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The “race to zero” heats up again. You’ve surely heard that Vanguard is now slicing and dicing its already-low fees and commissions. That sounds great, but in reality, the low-fee race is pennywise yet dividend-foolish for us income investors.

To retire on secure, high-yielding long-term investments, we actually prefer to pay a fair management fee. I’ll outline this in a moment via a trio of secure 7% payers. Their generous yields tower above mainstream low-fee options:

More on these three dividend funds in a minute. First, let’s review why we prefer to pay for professional management.

Vanguard kicked off the new trading year by joining the “no-commission” fray that caught the likes of Charles Schwab (SCHW) and E*Trade (ETFC) by surprise in 2019.… Read more

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What’s does 2020 hold for your utility stocks (and closed-end funds)? Will these steady income plays hand us another round of big gains and dividends? Or is there trouble ahead?

These are reasonable questions to ask after these “boring” stocks poured on a huge—and rather “un-utility-like”—26% total return last year:

Utilities or Exploding Small Caps? Tough to Tell.

Let’s dive into three critical factors that will tell the tale for utilities in 2020. And because it’s the season for forecasts, I’ll throw in my verdict on the sector for the coming year, too, and name five utility closed-end funds (CEFs) paying huge dividends of 6.3%… Read more

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I’m about to reveal my very best strategy for pocketing 20%+ upside (and 7%+ dividends) from closed-end funds (CEFs) in the year ahead.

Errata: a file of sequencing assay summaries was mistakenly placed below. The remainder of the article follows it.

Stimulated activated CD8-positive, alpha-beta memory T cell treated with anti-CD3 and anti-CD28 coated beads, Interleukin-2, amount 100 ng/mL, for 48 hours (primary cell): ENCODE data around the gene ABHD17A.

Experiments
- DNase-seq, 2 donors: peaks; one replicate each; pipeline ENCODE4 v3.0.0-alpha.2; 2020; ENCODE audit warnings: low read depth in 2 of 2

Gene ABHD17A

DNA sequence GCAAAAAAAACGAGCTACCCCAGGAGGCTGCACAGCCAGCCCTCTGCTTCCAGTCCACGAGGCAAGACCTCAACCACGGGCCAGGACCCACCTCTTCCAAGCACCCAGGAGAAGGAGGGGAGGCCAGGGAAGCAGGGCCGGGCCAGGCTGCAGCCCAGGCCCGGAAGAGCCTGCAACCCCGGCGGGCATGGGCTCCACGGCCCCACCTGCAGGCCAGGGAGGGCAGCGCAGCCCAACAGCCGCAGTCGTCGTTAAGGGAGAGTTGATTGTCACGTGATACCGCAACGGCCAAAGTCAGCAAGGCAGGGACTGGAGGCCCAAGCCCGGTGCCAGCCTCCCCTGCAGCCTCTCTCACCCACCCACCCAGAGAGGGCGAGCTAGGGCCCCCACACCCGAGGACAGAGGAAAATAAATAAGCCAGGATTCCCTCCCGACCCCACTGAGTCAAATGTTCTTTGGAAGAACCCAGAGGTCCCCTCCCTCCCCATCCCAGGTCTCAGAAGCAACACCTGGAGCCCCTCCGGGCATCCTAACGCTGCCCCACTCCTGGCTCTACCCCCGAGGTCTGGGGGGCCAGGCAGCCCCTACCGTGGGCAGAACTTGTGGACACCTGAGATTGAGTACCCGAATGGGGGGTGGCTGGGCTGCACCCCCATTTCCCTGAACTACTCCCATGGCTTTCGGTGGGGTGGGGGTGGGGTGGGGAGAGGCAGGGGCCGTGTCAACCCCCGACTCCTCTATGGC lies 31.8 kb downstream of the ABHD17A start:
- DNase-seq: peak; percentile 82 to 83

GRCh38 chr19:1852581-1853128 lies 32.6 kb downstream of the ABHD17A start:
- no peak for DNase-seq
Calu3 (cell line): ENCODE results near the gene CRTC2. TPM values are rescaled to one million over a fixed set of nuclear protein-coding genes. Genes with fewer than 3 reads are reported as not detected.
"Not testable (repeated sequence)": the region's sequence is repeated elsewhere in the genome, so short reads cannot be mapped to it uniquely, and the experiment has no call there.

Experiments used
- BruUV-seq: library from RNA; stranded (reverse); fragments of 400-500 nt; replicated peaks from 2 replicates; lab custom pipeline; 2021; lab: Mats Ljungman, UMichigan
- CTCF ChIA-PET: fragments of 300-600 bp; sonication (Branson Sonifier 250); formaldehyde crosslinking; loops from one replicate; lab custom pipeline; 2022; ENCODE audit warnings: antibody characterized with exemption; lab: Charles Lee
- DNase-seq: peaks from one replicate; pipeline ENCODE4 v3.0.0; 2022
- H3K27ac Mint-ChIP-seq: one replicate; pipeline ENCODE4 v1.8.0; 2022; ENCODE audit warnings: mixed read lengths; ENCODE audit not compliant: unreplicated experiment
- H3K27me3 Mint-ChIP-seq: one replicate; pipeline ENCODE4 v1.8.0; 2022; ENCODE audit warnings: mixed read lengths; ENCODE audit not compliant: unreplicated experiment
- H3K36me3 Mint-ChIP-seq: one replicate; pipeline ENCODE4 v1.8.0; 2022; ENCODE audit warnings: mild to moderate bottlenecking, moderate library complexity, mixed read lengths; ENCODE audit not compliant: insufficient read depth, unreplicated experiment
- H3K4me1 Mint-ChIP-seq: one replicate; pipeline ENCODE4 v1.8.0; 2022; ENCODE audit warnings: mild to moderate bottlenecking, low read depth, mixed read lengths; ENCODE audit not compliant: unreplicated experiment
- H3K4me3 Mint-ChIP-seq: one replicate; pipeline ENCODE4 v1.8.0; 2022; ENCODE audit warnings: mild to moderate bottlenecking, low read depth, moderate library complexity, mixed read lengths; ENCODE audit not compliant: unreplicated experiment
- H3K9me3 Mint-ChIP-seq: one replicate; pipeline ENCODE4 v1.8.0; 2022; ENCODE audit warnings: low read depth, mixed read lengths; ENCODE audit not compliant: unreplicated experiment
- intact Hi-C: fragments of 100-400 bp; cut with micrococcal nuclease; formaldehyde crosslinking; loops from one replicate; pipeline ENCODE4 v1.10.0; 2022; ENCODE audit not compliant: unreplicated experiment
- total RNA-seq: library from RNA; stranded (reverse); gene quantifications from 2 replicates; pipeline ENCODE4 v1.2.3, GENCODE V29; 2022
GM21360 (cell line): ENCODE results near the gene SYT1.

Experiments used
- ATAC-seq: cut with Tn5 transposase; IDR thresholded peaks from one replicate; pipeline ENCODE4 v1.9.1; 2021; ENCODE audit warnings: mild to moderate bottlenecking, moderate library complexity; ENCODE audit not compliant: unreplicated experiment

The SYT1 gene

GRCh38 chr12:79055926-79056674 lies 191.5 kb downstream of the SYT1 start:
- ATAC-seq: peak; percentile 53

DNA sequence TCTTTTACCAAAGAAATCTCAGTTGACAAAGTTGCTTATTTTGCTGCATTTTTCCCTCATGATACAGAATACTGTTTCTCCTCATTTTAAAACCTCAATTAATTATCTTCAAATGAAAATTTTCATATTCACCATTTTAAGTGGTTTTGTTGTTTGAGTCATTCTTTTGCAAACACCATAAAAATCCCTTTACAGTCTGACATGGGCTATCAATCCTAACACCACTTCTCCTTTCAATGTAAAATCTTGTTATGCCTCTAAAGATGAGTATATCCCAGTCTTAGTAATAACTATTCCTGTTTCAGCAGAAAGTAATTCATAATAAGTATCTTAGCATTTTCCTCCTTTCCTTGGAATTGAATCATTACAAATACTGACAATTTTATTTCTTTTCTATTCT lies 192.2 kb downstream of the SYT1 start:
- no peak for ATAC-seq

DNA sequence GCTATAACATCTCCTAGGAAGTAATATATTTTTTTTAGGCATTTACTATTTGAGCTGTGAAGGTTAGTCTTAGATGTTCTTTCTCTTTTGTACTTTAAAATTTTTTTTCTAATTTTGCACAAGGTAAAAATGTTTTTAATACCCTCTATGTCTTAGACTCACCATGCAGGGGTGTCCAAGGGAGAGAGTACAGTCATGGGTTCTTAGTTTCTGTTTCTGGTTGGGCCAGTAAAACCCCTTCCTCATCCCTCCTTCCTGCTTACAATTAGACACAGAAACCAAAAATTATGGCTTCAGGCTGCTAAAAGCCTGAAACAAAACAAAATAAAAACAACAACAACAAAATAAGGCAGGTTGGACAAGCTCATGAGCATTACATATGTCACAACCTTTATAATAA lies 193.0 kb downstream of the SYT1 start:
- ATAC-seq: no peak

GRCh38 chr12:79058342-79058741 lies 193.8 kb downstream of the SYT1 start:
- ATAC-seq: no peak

And in the long run, you could be in for truly monstrous gains, like the 94% return, and 8.8% dividend, I locked in using this simple plan just a few days ago.

I’m sharing this powerful tool with you now because this is the perfect time to get into CEFs. Unlike the (bubbly) S&P 500, many of these high-yield funds are cheap now—and spring-loaded for big “snap back” upside in 2020.

In fact, 380 of the roughly 500 CEFs out there—a full 75%—trade below their “true” worth as I write this.… Read more

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I run into a lot of investors who think retirement investing is a two-act play.

In Act 1, when you’re younger, you try to balloon your nest egg with high-risk growth stocks that pay little (and often no) dividends.

Then, in Act 2, as you near—and enter—retirement, you pivot to the big dividends you need to pay your bills.

Trouble is, this approach exposes you to far too much risk, so today I’m going to show you a better way.

Your Best Play: Big Dividends and Growth—Right Now

I’m talking about 10 funds that can hand you dividends up to 9.8% right now, plus annual returns of 10% or more.… Read more

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Oil prices have been locked in a tight range for five years—and I know I don’t have to tell you that this has been a disaster for energy investors.

Oil Fails to Launch

With the benchmark Energy Select Sector SPDR (XLE) unable to hold its gains for long (let alone recover to pre-crash levels), even the most conservative energy investor has been clobbered.

Why is this happening?

After all, you’d think a growing global population and emerging-market growth would drive up the price of a limited resource like oil. But the tables have turned. I’ll get into why shortly.

These Dividend Payers Are Better Buys Than Oil

For now, though, I recommend that income-seekers go a different route and pick stocks (and closed-end funds [CEFs]) that benefit from cheaper oil and gas—like utilities.… Read more